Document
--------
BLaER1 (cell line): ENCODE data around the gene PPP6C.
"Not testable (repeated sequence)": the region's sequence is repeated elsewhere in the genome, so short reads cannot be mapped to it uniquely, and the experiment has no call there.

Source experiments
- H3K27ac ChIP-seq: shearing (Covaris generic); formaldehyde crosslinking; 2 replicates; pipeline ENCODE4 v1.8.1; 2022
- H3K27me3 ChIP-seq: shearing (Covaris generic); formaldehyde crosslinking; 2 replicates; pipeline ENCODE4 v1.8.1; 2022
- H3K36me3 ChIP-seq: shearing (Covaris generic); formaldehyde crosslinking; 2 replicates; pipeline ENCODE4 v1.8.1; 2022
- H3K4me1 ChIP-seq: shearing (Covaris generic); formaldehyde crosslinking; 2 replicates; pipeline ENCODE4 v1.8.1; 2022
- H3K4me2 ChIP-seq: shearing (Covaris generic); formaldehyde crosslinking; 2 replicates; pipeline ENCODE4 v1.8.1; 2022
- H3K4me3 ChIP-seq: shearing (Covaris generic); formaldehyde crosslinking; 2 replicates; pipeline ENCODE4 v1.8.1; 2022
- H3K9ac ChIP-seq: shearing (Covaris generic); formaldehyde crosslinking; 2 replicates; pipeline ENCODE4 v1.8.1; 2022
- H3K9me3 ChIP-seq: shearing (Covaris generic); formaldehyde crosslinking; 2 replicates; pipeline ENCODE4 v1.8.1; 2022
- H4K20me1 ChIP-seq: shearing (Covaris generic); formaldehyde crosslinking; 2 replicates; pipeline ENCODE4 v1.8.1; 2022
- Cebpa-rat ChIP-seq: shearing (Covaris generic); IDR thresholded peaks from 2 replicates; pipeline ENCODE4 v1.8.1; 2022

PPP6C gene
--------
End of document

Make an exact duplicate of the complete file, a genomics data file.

BLaER1 (cell line): ENCODE data around the gene PPP6C.
"Not testable (repeated sequence)": the region's sequence is repeated elsewhere in the genome, so short reads cannot be mapped to it uniquely, and the experiment has no call there.

Source experiments
- H3K27ac ChIP-seq: shearing (Covaris generic); formaldehyde crosslinking; 2 replicates; pipeline ENCODE4 v1.8.1; 2022
- H3K27me3 ChIP-seq: shearing (Covaris generic); formaldehyde crosslinking; 2 replicates; pipeline ENCODE4 v1.8.1; 2022
- H3K36me3 ChIP-seq: shearing (Covaris generic); formaldehyde crosslinking; 2 replicates; pipeline ENCODE4 v1.8.1; 2022
- H3K4me1 ChIP-seq: shearing (Covaris generic); formaldehyde crosslinking; 2 replicates; pipeline ENCODE4 v1.8.1; 2022
- H3K4me2 ChIP-seq: shearing (Covaris generic); formaldehyde crosslinking; 2 replicates; pipeline ENCODE4 v1.8.1; 2022
- H3K4me3 ChIP-seq: shearing (Covaris generic); formaldehyde crosslinking; 2 replicates; pipeline ENCODE4 v1.8.1; 2022
- H3K9ac ChIP-seq: shearing (Covaris generic); formaldehyde crosslinking; 2 replicates; pipeline ENCODE4 v1.8.1; 2022
- H3K9me3 ChIP-seq: shearing (Covaris generic); formaldehyde crosslinking; 2 replicates; pipeline ENCODE4 v1.8.1; 2022
- H4K20me1 ChIP-seq: shearing (Covaris generic); formaldehyde crosslinking; 2 replicates; pipeline ENCODE4 v1.8.1; 2022
- Cebpa-rat ChIP-seq: shearing (Covaris generic); IDR thresholded peaks from 2 replicates; pipeline ENCODE4 v1.8.1; 2022

PPP6C gene